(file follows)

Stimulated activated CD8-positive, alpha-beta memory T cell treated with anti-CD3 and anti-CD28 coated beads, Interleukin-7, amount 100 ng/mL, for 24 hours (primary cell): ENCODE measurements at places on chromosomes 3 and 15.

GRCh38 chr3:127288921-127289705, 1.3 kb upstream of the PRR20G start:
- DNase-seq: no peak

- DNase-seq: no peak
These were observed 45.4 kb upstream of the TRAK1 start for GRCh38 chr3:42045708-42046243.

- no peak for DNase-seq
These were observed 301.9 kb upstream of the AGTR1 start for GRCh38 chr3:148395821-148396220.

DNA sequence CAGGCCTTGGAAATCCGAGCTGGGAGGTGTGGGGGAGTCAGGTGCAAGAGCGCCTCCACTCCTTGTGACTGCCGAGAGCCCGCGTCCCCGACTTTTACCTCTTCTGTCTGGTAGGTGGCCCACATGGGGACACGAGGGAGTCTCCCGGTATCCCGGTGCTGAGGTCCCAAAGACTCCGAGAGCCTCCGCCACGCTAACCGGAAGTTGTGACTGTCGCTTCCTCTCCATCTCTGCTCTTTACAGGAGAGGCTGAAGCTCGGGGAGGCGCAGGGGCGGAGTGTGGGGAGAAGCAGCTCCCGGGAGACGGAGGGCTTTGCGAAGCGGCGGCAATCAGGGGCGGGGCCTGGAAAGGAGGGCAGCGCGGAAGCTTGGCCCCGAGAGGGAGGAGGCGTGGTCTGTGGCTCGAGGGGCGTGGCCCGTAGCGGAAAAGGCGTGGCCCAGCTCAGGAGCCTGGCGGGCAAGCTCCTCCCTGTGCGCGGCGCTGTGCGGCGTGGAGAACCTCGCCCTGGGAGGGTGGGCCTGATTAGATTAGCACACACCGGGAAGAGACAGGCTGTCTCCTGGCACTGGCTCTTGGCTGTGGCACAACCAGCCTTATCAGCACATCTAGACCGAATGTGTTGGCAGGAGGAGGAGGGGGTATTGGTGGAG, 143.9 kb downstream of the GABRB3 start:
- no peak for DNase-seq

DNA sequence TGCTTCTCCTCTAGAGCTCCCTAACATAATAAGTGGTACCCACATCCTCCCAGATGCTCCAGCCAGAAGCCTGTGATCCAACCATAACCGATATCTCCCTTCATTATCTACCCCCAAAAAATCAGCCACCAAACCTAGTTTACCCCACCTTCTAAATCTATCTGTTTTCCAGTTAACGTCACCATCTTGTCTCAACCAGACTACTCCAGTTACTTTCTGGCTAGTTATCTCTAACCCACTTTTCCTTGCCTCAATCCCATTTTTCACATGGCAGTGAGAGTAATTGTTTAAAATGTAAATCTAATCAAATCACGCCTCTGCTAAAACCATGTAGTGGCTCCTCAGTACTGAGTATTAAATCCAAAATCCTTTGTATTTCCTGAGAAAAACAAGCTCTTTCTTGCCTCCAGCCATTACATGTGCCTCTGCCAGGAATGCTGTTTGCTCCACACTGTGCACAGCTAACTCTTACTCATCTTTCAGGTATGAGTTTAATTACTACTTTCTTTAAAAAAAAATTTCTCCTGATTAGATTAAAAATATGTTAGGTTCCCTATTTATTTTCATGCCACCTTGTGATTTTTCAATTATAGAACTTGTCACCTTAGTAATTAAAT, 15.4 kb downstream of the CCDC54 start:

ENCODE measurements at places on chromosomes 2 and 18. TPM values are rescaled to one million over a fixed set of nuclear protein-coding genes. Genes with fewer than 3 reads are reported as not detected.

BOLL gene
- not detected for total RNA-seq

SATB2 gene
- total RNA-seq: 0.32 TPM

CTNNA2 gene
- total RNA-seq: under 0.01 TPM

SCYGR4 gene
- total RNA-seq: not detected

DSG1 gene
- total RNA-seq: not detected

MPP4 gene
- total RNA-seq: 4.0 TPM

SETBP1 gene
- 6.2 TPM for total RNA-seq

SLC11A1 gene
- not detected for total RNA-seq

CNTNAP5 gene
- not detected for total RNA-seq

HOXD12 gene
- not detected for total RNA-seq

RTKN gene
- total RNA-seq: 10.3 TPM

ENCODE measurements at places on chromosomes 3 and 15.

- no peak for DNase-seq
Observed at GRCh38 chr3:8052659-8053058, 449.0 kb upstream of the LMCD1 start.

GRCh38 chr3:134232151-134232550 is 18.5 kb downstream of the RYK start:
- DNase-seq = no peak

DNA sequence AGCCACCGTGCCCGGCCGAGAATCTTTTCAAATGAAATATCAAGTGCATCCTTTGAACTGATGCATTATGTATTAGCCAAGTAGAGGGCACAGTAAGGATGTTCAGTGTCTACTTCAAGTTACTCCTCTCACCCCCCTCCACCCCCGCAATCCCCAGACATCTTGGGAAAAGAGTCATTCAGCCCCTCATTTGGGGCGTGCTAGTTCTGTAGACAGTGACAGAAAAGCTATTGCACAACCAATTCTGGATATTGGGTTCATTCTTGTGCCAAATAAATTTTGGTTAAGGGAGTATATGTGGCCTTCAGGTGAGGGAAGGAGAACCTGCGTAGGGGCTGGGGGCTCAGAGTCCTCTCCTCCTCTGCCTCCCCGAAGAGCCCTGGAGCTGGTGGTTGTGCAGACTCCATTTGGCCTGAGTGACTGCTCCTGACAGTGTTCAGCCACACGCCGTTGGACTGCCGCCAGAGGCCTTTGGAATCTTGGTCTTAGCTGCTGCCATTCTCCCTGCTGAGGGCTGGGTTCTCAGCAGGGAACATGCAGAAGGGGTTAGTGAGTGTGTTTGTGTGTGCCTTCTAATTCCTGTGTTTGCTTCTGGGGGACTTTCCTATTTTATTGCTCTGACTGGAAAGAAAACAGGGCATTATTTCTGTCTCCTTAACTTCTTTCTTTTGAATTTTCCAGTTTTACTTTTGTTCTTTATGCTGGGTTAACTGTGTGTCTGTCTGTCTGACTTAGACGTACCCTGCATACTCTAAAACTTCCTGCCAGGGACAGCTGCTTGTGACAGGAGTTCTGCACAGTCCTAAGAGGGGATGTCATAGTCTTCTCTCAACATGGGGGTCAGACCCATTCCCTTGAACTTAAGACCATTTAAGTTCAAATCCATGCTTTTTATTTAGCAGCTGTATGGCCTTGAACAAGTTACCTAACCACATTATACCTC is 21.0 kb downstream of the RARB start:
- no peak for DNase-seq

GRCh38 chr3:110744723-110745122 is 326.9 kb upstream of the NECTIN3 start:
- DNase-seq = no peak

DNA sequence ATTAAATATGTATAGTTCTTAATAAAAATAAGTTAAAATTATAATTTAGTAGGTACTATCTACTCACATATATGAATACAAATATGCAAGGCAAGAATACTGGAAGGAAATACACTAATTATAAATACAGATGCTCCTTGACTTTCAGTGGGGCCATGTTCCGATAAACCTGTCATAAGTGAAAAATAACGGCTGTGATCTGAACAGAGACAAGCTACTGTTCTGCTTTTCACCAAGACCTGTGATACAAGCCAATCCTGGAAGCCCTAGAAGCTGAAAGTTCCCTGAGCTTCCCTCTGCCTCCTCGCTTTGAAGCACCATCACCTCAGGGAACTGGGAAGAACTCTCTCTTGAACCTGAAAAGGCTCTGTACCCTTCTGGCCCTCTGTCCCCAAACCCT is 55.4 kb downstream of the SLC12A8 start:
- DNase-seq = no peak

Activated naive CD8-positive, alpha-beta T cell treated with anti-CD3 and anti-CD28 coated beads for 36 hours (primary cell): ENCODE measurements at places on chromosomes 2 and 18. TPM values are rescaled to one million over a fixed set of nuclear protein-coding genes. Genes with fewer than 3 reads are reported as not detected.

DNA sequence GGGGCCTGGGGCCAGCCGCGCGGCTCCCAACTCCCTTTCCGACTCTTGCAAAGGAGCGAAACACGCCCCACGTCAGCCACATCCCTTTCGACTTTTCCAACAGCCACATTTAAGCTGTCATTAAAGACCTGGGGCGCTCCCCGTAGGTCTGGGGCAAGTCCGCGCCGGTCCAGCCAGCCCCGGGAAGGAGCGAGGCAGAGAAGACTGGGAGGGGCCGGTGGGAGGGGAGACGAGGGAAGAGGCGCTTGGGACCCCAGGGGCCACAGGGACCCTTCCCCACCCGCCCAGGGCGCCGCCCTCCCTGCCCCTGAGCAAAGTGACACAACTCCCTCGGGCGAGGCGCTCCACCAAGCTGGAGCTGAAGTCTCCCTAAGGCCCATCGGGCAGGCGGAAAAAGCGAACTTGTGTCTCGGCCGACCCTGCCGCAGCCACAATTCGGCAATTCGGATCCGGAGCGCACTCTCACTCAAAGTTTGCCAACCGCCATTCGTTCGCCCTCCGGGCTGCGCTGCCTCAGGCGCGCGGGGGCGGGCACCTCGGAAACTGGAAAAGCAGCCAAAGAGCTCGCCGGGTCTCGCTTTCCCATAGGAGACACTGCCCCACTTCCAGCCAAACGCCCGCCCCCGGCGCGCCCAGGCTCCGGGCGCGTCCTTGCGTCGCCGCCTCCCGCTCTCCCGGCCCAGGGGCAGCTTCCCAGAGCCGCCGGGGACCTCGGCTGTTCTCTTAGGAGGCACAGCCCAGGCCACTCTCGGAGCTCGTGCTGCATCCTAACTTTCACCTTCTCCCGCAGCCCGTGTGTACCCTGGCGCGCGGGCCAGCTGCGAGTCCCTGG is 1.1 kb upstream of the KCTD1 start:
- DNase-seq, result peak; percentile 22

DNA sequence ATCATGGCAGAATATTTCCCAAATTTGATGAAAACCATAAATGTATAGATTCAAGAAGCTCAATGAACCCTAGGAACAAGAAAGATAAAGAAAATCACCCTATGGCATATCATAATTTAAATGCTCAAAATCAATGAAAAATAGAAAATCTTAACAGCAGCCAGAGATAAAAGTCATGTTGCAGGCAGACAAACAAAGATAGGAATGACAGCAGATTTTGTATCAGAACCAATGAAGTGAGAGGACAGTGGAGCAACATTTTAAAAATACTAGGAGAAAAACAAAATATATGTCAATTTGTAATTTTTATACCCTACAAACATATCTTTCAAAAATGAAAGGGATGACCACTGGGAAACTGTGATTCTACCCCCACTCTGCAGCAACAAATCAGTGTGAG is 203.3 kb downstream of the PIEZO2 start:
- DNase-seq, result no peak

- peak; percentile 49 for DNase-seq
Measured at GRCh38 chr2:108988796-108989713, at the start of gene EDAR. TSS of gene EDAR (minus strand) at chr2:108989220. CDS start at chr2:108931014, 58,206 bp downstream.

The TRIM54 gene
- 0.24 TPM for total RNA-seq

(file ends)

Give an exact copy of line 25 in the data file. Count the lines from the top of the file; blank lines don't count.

- 6.2 TPM for total RNA-seq